Running around the clock to defeat cancer

 

April 30, 2014

By Samantha Phillips and Jacqueline Schaefer

 

Relay For Life, an annual event sponsored by the American Cancer Society, aims to rememer those who have lost their battle with cancer.

Everson
Everson

“Most people on campus probably know someone who has been touched by cancer,”  said Hailey Everson, UW-Whitewater Relay For Life co-chair.

Aside from helping those in the Whitewater community, the event takes place all over the world to help raise money for cancer research and treatment.

Everson is preparing for her fourth year participating in the event. Everson started as a Relay For Life participant before becoming more involved last year as the Luminaria and Survivorship Chair.

The Luminaria Chair is responsible for the event promotion and planning the event’s Luminaria ceremony. The Luminaria ceremony honors those who have passed with placing lit candles around the track.

As Survivorship Chair, Everson was responsible for coordinating all cancer survivors and caregivers activities before, during and after the relay.

This year as a Co-Chair, Everson works with American Cancer Society staff to plan a successful event, recruit and retain volunteers, organize Relay For Life meetings and serves as the event’s spokesperson.

Everson has seen success in past years while participating in the event. The amount of money  raised has increased and they have touched many more lives.

“Relay is a time to honor and remember people who have lost their battle with cancer,” Everson said. “It is also a time to celebrate those who have won their battle with cancer.”

The event is set up in a special way to honor all of those affected by cancer.  Each event is different, but there are certain traditions to all Relay For Life events. The relay starts with the Survivor Lap. During this time, cancer survivors are invited to the track to walk a lap together and help everyone celebrate victories over cancer.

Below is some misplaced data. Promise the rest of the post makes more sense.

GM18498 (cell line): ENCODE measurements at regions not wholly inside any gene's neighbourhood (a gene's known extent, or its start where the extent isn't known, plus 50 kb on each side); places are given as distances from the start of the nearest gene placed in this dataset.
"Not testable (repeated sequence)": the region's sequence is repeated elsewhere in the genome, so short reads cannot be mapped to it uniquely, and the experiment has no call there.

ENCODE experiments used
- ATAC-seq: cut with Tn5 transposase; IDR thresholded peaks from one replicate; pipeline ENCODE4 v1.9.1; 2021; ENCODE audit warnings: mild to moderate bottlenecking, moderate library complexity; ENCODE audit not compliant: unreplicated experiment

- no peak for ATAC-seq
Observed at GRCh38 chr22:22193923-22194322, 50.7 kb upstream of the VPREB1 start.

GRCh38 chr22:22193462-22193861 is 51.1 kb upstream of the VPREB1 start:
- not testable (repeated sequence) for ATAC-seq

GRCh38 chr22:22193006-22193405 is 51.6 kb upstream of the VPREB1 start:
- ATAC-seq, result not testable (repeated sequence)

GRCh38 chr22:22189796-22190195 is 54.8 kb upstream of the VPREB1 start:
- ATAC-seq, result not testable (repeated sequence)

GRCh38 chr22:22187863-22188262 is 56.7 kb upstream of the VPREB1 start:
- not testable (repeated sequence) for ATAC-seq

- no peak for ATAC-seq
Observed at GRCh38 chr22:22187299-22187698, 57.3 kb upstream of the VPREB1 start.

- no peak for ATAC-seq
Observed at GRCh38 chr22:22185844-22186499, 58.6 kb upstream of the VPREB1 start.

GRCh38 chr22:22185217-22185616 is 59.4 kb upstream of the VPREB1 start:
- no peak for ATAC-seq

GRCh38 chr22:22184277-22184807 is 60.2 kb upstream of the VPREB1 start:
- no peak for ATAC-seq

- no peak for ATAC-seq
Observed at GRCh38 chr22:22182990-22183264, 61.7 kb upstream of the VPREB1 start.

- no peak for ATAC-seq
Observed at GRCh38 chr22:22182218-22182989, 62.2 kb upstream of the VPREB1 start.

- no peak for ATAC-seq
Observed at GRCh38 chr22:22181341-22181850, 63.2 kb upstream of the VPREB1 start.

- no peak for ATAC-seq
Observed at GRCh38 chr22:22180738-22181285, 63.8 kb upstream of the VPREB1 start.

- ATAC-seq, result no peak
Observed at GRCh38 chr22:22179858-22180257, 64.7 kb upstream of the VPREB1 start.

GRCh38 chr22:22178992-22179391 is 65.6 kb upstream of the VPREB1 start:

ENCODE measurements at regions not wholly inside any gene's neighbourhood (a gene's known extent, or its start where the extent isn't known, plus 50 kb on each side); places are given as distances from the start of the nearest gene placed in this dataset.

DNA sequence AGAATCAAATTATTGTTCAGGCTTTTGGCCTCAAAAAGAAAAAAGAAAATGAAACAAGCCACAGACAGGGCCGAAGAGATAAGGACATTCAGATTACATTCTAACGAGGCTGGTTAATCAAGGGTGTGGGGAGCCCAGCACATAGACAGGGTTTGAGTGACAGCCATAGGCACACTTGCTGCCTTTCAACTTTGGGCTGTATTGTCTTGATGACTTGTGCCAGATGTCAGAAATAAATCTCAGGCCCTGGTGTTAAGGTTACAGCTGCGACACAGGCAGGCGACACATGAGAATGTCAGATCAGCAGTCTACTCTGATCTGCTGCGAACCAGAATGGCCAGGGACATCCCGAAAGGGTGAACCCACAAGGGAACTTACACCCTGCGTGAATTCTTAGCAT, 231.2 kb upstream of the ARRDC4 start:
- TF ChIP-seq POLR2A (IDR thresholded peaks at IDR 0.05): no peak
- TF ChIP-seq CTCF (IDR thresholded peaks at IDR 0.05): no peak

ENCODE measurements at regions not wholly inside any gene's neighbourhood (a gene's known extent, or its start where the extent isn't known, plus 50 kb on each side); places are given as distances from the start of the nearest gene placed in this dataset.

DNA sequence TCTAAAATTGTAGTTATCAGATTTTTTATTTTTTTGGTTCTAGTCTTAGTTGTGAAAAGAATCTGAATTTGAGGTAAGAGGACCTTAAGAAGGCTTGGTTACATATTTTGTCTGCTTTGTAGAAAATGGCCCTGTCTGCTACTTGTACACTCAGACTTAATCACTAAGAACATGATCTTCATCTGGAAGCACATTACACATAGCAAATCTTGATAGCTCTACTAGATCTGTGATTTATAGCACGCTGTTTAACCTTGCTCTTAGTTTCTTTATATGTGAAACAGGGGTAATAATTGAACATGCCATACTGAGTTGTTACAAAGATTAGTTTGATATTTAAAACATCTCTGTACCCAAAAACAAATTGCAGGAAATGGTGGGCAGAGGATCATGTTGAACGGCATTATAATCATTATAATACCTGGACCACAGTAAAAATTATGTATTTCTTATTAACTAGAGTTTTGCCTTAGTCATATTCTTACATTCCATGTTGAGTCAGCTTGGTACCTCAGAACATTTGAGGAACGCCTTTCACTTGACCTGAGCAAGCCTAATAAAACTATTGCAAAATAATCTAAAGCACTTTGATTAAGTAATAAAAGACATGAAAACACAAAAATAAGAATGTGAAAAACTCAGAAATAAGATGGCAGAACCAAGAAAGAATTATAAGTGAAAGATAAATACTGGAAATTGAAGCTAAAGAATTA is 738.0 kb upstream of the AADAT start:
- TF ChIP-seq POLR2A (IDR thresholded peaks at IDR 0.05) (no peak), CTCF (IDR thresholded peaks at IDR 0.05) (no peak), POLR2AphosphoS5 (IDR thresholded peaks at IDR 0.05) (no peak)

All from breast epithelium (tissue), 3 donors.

After dark is the Luminaria Ceremony. This honors people who have been touched by cancer and remembers loved ones who have lost their battle with the disease.

Last is the Fight Back Ceremony. This is a time where all participants make a personal commitment to save lives by taking up the fight against cancer.

According to relayforlife.org, the concept of Relay for Life started in 1985 when Dr. Gordy Klatt wanted to raise money for his local American Cancer Society Office.

Klatt was a marathon runner and came up with the idea of spending 24 hours straight running on a track to raise money. His friends would pay $25 to walk or run with him for 30 minutes. At the end of his 83-mile run, he had raised $27,000.

Quartullo
Quartullo

UW-W has been participating in Relay for Life for about eight years. Last year, UW-W and the surrounding community raised about $20,000. Each year the event has about 300 participants.

For some students, such as junior Maggie Quartullo, this is their first time participating.

“I didn’t know about [Relay for Life] last year, but I’m super stoked to participate this year,” Quartullo said.

Quartullo is on a team with the UW-W Psychology Club, and she said they don’t have a specific goal but are excited to join.

“The Psych Club all decided to participate together, and I think it’ll be a fun teambuilding experience,” Quartullo said.

Everson said she encourages anybody interested in Relay For Life to sign up. The event is on May 3, and teams can still register at www.relayforlife.org/uwwhitewater. There is no minimum or maximum number of people on a team, and there is a $10 registration fee for each person.

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